Reflections of the 109th Congress accomplishments

Published 3:37 pm Monday, December 18, 2006

By By Jo Bonner
At this time of year, we all pause to reflect on the events of the past twelve months, and I would like to take this opportunity to reflect on the legislative accomplishments of the 109th Congress.
During this Congress, the House led the way with a number of important bills, many of which made it to the president's desk for his signature. From immigration reform and tax relief, to providing direct response to Hurricane Katrina, the flurry of legislative activity included some of the following key accomplishments:
Katrina Victims Assistance: Some $66 billion in emergency relief funds was appropriated to the states and victims in the affected region. Congress also provided direct assistance to thousands of victims by waiving repayments of Pell Grants and other federal education assistance if students are attending a school affected by Katrina. Additionally, we approved a one year, 20percent increase in Temporary Assistance for Needy Families (TANF) in Louisiana, Mississippi and Alabama, as well as enacted numerous individual tax relief measures, such as ensuring that the cancellation of a mortgage will not be taxed as personal debt relief.
Gulf Opportunity Zone Act: Signed by President Bush last December, this legislation has provided tax benefits for investment in the areas of the Gulf devastated by Hurricanes Katrina, Rita and Wilma. It benefits not only existing businesses in the First District – by encouraging expansion – but also helps to recruit future investment and new businesses to Alabama.
Class Action Fairness Act of 2005: This measure was intended to reform current law related to class action lawsuits, allowing such suits to be removed to federal courts and reducing the potential for abuse of settlement awards by attorneys.
Tax Relief: Fueled by the need to keep our economy strong, the House passed the Tax Relief Extension Reconciliation Act of 2005 last December. The purpose of this bill is to keep the capital gains rate from increasing to 20 percent and to keep the maximum tax rate on dividends from increasing to 35 percent. Failure to act on both measures could slow down an economy that has created 7 million new jobs since August 2003 and has seen the Gross Domestic Product (GDP) for 20 consecutive quarters. (The GDP grew by 2.2 percent for the third quarter of 2006.)
Energy Policy Act of 2005: The intent of this bill, signed into law on August 8, is to ensure a more secure, affordable and reliable energy supply by encouraging more domestic production of oil and gas. Additionally, through conservation and better environmental options, the goal is to help bring America's energy system into the 21st century.
The Border Protection, Antiterrorism, and Illegal Immigration Control Act of 2005: The House passed the first leg of this important – and long overdue – legislation last December. Protecting our borders is just one part of this timely challenge. Penalizing all new illegal immigrants, as well as those who illegally aid them, is the second part of this complex puzzle. And keeping better track of immigrants who want to come here and play by the rules must also be a top priority in the 110th Congress.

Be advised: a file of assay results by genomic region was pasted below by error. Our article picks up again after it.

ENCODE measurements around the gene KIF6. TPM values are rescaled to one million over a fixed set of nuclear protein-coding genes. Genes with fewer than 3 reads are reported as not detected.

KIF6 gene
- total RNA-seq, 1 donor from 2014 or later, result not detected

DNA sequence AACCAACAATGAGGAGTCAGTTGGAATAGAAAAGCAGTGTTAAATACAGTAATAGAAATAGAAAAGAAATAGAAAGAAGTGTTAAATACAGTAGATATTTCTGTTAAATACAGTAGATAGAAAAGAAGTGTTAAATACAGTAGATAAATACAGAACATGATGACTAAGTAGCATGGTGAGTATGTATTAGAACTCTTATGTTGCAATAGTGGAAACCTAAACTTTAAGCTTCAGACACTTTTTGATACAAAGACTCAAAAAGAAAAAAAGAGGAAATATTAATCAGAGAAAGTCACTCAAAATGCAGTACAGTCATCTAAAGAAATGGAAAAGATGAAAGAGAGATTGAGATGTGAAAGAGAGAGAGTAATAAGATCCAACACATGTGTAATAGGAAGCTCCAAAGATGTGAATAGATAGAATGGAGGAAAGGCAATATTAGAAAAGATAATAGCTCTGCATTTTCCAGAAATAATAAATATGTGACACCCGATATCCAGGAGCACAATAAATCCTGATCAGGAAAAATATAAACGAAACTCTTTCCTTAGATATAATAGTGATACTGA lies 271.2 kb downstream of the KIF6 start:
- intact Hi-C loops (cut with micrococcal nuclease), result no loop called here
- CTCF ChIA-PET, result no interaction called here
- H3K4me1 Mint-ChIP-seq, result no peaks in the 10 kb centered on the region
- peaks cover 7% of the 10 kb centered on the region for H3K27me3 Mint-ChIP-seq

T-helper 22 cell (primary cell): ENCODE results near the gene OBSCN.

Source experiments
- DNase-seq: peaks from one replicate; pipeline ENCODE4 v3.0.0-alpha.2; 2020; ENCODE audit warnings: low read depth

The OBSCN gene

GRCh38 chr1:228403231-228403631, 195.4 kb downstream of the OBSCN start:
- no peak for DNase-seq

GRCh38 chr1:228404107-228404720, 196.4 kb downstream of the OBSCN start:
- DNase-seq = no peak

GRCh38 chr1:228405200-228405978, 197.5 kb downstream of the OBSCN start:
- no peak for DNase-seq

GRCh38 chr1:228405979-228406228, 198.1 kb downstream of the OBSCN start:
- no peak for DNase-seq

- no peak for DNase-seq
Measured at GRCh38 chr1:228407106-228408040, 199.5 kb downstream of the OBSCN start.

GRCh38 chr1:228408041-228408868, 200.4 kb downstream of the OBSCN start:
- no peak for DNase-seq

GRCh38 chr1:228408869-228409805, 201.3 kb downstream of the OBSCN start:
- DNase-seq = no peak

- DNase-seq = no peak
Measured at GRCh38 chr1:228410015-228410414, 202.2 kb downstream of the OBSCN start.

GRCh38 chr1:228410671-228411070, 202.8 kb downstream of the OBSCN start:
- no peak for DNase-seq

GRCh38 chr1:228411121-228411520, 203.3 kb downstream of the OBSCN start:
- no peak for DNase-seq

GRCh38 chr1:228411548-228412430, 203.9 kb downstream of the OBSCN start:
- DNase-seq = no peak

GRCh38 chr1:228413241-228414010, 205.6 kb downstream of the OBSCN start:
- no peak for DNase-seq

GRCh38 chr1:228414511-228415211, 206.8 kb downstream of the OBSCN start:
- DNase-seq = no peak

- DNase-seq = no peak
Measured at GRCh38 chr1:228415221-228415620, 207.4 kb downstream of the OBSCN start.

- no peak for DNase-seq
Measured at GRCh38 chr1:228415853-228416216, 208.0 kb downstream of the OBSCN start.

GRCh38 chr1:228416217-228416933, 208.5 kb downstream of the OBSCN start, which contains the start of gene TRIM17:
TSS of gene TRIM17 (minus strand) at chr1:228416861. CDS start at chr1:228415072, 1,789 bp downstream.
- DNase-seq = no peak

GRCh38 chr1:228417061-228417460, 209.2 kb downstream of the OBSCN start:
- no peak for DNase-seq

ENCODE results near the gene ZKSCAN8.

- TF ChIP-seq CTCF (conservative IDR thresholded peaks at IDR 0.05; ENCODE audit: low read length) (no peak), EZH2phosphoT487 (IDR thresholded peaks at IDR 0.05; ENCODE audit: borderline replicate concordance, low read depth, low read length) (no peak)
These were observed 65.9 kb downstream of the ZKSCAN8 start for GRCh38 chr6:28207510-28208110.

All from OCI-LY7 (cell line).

Deficit Reduction Act: This legislation is estimated to save federal taxpayers an additional $40 billion over five years. Deficit reduction efforts and legislation passed by the House reform key government programs and achieves $50 billion in savings.
The REAL ID Act: By closing asylum loopholes, implementing driver's license reforms, strengthening deportation laws, and defending our borders, this measure completes the mission and recommendations of the 9/11 Commission.
The Transportation Equity Act – A Legacy for Users (known as TEA-LU): This measure returned $286.4 billion to taxpayers in funding for highway, bridge, and surface transportation projects across the United States. Alabama will receive in excess of $700 million a year from the federal government to address specific areas of concern to our transportation infrastructure. Several individual projects, which my colleagues and I requested, were included in the final version of the legislation. Two projects in particular for south Alabama are:
Highway 83, a north-south corridor located in Baldwin County, will receive a total of $26 million in funding to extend the road to Interstate 10.
Highway 84, a major east-west corridor running through the northern part of my district, is slated to receive a total of $8.8 million for four-laning that thoroughfare.
The Gulf of Mexico Energy Security Act: This historic piece of legislation, passed by both the House and Senate in the closing moments of the 109th Congress, would open 8.3 million acres of the Gulf of Mexico to oil and natural gas production. The tract of submerged land would be located 125 miles south of Alabama, Mississippi, and Louisiana. Alabama and the producing Gulf Coast states would receive 37.5 percent of the federal revenues generated from these leases.
My staff and I work for you. If we can ever be of service, do not hesitate to call my office toll free at 1-800-288-8721 or visit my website at
Jo Bonner is a U.S. congressman. His column appears weekly.

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